How does a gal who grew up in the 1970’s in Southern California in a basement-less home decide to host a basement-party themed celebration? I love the way middle-class parties were done in the 1950’s – 1970’s and I spent a year as a child living with my grandmother in the Pacific Northwest where she had an incredible basement and I attended a few basement parties in my friend’s homes. It always felt like a private world away from “reality” and lots of open space to just “hang”. Fast forward to 2014, where it felt like a fun and inspired twist to a “happy hour”. Throw in my passion for music and love of the sound of music on vinyl with all the pops and scratches, and I suppose it makes me feel nostalgic for my youth and comforted in the fun of the “good ol’ days”. I thought it would be a refreshing approach to blend cocktails and vinyl for an evening of relaxation with friends. Also, from an event standpoint, I am known for wanting to give my guests an “experience”, so when they enter any event of mine- personal or private- I want them to “feel” differently and have the opportunity to do and experience things that they wouldn’t normally.
One of the most common statements I hear as an event planner is, “You must love hosting your own personal parties and do them all the time, don’t you?” Actually, because what I do for a living can be so intense, detailed, demand 24/7 of my time and require so much planning, I prefer not to carry this over into my personal life. Don’t get me wrong, I love to entertain, but the parties I host are few and far in between. But when I do host them, I like to relax and have fun with my guests. The first party I hosted in our new home last year had me trying to greet guests, take their coats and drink orders as they arrived, only to forget who ordered what on my way to the kitchen because I would be stopped by other guests to visit and catch up. I nearly imploded. So, for my next gathering, I knew I would do a self-service bar.
The Inspiration: An old-fashioned, vintage “basement” vinyl party where guests bring their favorite records to play on a record player; a make-your-own-martini bar with sweet and savory martinis and really cheezey appetizers that were not especially health-conscious.
The Style: Relaxed, “come as you are” , drop in between 4:30 and 9pm (note: guests had a ball with this and some showed up after work in work attire, some glammed up a bit, some dressed in 1980’s/1990’s dance attire and one threatened to wear vinyl as a joke).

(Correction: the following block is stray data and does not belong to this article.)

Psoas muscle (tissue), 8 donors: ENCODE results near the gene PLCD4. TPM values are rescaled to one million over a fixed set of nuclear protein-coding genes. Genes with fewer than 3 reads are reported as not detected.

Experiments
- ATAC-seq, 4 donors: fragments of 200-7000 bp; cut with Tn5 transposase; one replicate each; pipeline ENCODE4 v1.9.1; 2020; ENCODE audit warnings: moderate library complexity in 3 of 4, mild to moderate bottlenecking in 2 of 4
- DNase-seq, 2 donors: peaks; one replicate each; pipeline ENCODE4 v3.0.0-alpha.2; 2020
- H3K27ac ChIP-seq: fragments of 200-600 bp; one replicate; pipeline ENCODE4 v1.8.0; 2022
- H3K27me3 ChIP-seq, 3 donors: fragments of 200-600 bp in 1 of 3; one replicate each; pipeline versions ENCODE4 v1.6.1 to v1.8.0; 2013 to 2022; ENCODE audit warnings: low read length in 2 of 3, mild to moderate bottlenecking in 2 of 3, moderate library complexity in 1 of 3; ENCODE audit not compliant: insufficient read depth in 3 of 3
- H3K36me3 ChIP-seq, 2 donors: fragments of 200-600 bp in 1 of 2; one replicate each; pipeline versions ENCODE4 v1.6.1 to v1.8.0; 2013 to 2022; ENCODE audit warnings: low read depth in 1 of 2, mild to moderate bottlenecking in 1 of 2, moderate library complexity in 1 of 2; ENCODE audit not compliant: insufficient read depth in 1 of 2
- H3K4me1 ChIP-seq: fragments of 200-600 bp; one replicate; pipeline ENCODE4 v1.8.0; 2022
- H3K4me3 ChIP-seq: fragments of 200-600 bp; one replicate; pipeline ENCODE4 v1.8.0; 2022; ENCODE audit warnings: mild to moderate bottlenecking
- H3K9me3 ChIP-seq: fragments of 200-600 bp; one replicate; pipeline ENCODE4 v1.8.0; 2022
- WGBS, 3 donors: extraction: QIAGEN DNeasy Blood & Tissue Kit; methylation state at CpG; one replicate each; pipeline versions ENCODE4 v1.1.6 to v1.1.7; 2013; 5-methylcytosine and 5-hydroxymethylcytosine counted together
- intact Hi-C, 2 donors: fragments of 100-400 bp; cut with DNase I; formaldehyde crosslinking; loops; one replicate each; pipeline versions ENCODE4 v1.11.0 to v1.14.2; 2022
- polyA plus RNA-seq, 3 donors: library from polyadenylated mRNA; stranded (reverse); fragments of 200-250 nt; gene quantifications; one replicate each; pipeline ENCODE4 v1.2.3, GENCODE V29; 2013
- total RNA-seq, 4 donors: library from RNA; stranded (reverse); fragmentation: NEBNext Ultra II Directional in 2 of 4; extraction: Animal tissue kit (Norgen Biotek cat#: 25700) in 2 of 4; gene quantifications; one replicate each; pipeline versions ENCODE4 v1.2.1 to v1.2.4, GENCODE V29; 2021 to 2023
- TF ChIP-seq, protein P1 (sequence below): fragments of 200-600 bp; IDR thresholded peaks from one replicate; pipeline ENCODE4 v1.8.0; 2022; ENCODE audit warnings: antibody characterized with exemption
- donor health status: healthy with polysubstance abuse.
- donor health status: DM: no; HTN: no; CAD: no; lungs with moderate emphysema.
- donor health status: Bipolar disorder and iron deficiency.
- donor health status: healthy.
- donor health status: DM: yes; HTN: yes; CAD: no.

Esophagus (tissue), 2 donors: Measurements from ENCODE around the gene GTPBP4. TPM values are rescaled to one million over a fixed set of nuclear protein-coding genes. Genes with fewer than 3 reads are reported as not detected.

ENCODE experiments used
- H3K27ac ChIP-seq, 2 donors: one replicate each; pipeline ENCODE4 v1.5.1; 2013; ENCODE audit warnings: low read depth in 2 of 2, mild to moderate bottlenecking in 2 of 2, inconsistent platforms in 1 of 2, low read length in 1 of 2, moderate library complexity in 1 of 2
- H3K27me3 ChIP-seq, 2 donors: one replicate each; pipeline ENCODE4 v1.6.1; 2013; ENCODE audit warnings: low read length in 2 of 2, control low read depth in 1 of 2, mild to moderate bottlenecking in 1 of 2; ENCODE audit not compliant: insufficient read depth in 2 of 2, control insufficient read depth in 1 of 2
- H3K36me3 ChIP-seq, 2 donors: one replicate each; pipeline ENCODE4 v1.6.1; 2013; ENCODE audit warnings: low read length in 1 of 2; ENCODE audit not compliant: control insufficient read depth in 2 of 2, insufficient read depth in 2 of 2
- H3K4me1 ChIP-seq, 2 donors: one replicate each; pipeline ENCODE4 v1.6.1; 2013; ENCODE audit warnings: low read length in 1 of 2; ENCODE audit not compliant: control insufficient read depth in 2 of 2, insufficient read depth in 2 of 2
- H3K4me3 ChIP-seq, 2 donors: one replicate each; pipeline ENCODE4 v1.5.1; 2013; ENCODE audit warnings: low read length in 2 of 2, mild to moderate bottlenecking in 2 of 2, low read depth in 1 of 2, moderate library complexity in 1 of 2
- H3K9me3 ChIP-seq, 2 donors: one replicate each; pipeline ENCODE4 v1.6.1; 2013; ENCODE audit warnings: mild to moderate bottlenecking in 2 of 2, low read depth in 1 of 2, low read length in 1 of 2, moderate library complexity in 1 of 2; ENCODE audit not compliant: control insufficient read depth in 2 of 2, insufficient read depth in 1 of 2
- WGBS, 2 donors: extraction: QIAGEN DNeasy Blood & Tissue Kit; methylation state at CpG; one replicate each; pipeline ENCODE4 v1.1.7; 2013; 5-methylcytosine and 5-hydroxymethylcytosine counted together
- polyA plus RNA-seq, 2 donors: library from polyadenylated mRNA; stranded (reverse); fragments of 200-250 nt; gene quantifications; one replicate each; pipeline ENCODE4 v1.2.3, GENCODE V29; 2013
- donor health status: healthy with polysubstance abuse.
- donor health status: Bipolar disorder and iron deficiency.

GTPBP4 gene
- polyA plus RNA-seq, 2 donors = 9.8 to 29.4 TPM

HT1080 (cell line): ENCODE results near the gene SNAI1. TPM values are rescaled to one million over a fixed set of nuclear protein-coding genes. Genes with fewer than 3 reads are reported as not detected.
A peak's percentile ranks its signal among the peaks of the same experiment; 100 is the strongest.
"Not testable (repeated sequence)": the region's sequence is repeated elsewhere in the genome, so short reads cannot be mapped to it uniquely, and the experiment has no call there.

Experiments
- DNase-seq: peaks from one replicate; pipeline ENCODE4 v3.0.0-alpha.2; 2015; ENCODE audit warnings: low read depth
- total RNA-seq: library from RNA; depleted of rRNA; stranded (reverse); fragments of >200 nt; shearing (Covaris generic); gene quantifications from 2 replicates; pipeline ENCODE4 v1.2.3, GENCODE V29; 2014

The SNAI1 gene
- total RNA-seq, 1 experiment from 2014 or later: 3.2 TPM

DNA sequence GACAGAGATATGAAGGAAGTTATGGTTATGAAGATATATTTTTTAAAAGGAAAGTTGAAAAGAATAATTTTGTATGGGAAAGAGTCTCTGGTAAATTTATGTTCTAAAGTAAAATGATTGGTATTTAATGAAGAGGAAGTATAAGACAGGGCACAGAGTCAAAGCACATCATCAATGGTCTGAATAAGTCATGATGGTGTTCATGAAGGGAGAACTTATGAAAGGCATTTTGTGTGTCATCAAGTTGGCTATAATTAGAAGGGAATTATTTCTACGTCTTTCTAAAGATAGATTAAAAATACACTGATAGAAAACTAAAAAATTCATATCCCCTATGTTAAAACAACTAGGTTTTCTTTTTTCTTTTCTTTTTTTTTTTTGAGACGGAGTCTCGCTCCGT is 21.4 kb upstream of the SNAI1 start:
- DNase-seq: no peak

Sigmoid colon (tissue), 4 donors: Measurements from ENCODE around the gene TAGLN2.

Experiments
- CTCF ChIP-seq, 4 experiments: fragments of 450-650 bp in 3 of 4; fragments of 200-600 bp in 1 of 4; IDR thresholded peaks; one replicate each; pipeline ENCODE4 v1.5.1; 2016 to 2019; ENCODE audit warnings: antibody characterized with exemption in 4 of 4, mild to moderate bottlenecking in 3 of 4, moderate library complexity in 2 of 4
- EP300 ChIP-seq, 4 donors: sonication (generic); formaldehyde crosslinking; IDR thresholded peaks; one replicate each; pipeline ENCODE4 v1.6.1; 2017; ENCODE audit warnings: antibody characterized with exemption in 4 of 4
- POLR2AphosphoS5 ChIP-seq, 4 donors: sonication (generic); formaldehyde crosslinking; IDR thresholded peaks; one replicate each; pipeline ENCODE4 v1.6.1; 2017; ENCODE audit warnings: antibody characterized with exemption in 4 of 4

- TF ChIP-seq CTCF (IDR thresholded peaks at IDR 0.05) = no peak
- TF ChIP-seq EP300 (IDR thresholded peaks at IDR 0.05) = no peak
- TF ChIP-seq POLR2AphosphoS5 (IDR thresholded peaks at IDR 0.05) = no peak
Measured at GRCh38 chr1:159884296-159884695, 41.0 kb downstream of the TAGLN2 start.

Special Touches: A n authentic vintage glass cocktail shaker, special menus posted on how to make your own martini, board games placed strategically throughout the house and yard, wine glass markers to write your name on your glass, vintage prizes (candy & mini liquor bottles reminiscent of the 1960’s and 1970’s) for the following categories of vinyls: Oldest, Oldest Rock -n-Roll, Oldest Jazz and Grand Prize for the Cheeziest Vinyl (which , by the way, went to the owner of an old Jazzercise record with a “wild and woolly workout” promised on the cover). Photo of the latter below.
Noshes: Basement party grub, of course! For me, this was popcorn, potato chips with onion dip, tortilla chips and salsa, fresh fruit, brownie and lemon dessert bites, pigs in a blanket, cheeseburger sliders, mini pizzas (that ended up not being that great- but again, it’s a basement party and almost anything goes and is very forgiving).
The Bar: Make Your Own Martinis: Classic, Dirty, Lemon and Chocolate | Firestone ales, White and Red Wine | Gentleman Jack Whiskey | Non-alcoholic beverage options included Italian Sodas and Lemonade, Water and Coca Cola in Glass Bottles.
The Best Part: Basement parties were always rather spontaneous and you grabbed what you could and it didn’t have to match. It is easy on the budget because eclectic works and you can’t over-think or over-plan too much (which I love). From the kitschy martini picks I used (multiple colors, too short) to non-matching bowls and plates for my appetizers, blazing pink coasters and polka-dot cocktail napkins, there is no such thing as “wrong” with decor and special touches for a basement party.